Sweet Bud~

Why doth thou,

stink so much?

This is the flower bud of a corpse plant, named for the rancid corpse like smell the flower emits when it blooms. The smell attracts carrion beetles who pollinate the flower. The flower itself is the tallest in the world and can grow up to twelve feet in the wild. You can get a sense of how huge the bud is by comparing it to the exit door in the first photo, and the child in the second. It grows only on the island of Sumatra and is extremely endangered with about 1000 of the plants left in the wild. The flower bud grows six inches a day, and when it blooms, the flower only lasts for 48 hours. There are two of these flowers at The San Diego Botanic Garden. Watch the first one bloom in a time lapse video below filmed by Botanic Garden staff, appropriately enough, on Halloween:

This plant reminds me of the Saturday Sci Fi movies I used to watch as a kid! The plant takes about ten years to bloom, and will only bloom every four-ten years thereafter. It’s corm can weigh 339 pounds! As the flower begins to bloom, the temperature of parts of the flower rise by up to 10 degrees Celsius in a process called thermogenesis. The second bud at the San Diego Botanic Garden is due to bloom around Thanksgiving. The garden stays open until midnight during the bloom and 5000 people queued to see the first flower! People drive from out of state to see it.

Notice the detail of the bud petals. It looks a bit like a giant Bok choy!

This is the base of the first flower that bloomed. The female flowers are the red ones on the bottom, and the males are the brown ones above. It is the male flowers that rise in temperature during the bloom.

Cheers to you from the soon to bloom, very tall, and very stinky corpse flower~

236 thoughts on “Sweet Bud~

  1. I so enjoyed your tribute to the corpse plant, Cindy. You did a good job pointing out the immensity of it, with the words and images. And I had a fun chuckle in the opening lines. Great fun, and wonderful to see yet another marvel of Earth.

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  2. I’ve heard of these but never seen one — thank you for showing me, Cindy. And I’m really glad the Internet doesn’t have a “scent button” because I understand these flowers have an awful smell to them!

    Liked by 3 people

  3. Absolutely stunning. I am constantly gobsmacked by nature. Years ago I lived way up north in a small very old cabin. There came this horrible smell. I couldn’t figure out where it was coming from and was afraid that some critter had crawled into the wall space and died there. It was nasty. Then I got it! An indoor plant I’d had for a long time was flowering for the first time and the flowers stank!
    Alison

    Liked by 2 people

  4. Stinky flower sounds like an oxymoron, lol, but this is fascinating. I’ve heard of them but didn’t know this much about them, it’s amazing they get so big and go through such a process and bloom so infrequently! Such an amazing plant. Thanks for sharing!

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  5. Wow, to have the opportunity to see this would be something special. Almost twenty years ago I was able to witness the blooming of the ‘Queen of the Night” flower which was very cool – and became aware of rare plants at that time. This stinky flower you’ve captured brilliantly here is the holy grail for seekers of rare plants πŸ™‚ Beautifully done.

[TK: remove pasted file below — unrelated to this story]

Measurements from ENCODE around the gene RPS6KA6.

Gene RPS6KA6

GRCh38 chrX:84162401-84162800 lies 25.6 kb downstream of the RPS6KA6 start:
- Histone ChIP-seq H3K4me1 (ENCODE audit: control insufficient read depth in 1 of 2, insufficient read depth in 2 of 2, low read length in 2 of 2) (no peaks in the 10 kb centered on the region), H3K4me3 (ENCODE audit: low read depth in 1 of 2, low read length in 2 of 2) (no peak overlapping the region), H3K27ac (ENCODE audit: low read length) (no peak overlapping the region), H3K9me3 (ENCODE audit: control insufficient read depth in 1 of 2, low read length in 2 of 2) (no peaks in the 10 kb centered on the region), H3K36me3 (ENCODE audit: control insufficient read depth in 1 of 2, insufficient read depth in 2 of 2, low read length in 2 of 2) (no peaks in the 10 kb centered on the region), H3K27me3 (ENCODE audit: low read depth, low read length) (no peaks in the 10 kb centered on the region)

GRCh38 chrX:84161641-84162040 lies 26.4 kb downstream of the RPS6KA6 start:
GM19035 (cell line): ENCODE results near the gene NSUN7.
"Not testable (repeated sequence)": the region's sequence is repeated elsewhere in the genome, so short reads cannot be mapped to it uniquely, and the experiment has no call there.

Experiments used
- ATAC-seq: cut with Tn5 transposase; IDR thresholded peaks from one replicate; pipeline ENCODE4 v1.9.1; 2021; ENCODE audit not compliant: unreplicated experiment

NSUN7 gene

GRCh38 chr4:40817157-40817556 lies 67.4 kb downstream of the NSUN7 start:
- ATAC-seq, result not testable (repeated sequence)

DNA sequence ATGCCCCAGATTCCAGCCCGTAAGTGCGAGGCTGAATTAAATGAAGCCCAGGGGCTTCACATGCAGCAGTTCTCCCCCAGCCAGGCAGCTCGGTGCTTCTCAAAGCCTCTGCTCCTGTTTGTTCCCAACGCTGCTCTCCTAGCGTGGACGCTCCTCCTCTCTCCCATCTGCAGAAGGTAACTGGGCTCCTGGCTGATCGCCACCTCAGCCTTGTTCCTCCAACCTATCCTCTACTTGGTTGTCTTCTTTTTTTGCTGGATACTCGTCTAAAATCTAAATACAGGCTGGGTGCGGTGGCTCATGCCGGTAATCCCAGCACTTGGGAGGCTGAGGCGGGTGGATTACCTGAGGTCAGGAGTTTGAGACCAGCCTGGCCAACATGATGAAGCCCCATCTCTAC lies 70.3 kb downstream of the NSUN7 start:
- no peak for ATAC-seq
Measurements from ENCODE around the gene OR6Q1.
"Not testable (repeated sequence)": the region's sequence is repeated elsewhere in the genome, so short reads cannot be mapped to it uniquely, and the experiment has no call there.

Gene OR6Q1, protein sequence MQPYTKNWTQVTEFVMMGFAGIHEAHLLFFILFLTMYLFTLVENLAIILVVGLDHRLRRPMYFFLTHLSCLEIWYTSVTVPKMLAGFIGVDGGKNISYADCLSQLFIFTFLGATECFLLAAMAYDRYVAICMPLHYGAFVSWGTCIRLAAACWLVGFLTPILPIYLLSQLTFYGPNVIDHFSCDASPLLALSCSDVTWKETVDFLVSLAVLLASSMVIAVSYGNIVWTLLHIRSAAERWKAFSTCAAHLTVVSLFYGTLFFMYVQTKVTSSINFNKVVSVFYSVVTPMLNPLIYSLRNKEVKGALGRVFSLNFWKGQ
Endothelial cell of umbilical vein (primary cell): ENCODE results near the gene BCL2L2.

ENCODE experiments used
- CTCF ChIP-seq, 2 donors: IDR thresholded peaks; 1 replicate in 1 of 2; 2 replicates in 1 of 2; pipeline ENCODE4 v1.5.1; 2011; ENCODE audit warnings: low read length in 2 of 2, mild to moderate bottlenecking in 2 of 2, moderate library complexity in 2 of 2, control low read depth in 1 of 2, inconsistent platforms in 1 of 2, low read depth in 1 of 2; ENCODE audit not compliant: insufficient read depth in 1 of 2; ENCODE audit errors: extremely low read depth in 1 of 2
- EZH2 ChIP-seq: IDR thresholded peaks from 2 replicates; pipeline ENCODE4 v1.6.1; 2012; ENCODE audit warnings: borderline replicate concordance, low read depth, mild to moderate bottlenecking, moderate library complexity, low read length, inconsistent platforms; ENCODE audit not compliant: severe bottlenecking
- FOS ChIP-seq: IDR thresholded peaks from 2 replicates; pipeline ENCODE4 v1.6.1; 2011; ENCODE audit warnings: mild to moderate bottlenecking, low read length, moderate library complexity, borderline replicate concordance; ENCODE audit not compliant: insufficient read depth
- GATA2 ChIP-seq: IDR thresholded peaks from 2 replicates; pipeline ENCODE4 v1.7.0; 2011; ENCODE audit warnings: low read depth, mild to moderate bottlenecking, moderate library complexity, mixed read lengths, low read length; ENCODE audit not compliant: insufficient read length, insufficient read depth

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    • Ahhhh……. So good to hear from you! How wonderful that you saw the blooming Queen of the Night. There is a night blooming cactus at The Holler that looks very similar to The Queen of the Night, but it is a desert, not jungle flower. I hope all is going well with you Randall დ

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  6. Another stinky flower is that of the PawPaw tree, which we grow. It is pollinated by flies. Thus, the flowers smell like, literally, shit. Flies love it. We live in the woods, where PawPaws grow as understory trees, so we have lots of fresh air to dispute the smell, plus our animals make lots of manure, so our place smells like shit anyway. Great fruit in September. – Oscar

    Liked by 2 people

  7. What an amazing plant! So huge, and I love the texture created by the bok choy-like petals. We were at the botanical gardens this summer, and I enjoyed all the varigated leaves, but don’t remember the corpse plant. Of course it wasn’t in bloom and may not have been too much to look at?

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  8. I am in awe, this is so fascinating 😁, nature is a constant delight and miracle. Lastly, I turned -the second image posted- upside down because I saw something. Ah! A woman wearing a lovely thin pleated skirt standing in the wind πŸ˜„. A post of wonder!

    Liked by 2 people

  9. Not my kind of sweet bud…but amazing flora here as well we have this in our botanical conservatory…people have lined up to smell it πŸ₯΄the floral patterns of green are amazing Cindy ~ sending joy hedy β˜ΊοΈπŸ’«

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  10. They really are the wildest plants, aren’t they? We have one in the greenhouse at our university, and there’s one in a conservatory in Vancouver where my dad and family live. So, I’ve been “lucky” enough to witness one of these blooming in two different places. πŸ˜‚ I didn’t go see them in person while they were blooming because I don’t need to experience the smell. LOL!

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  11. What a fascinating plant although I haven’t seen it they do grow wild in Khao Sok National Park in Thailand but they are well protected and you can only be taken to the site by a guide to ensure they are not touched or taken…Stunning images and film πŸ™‚ x

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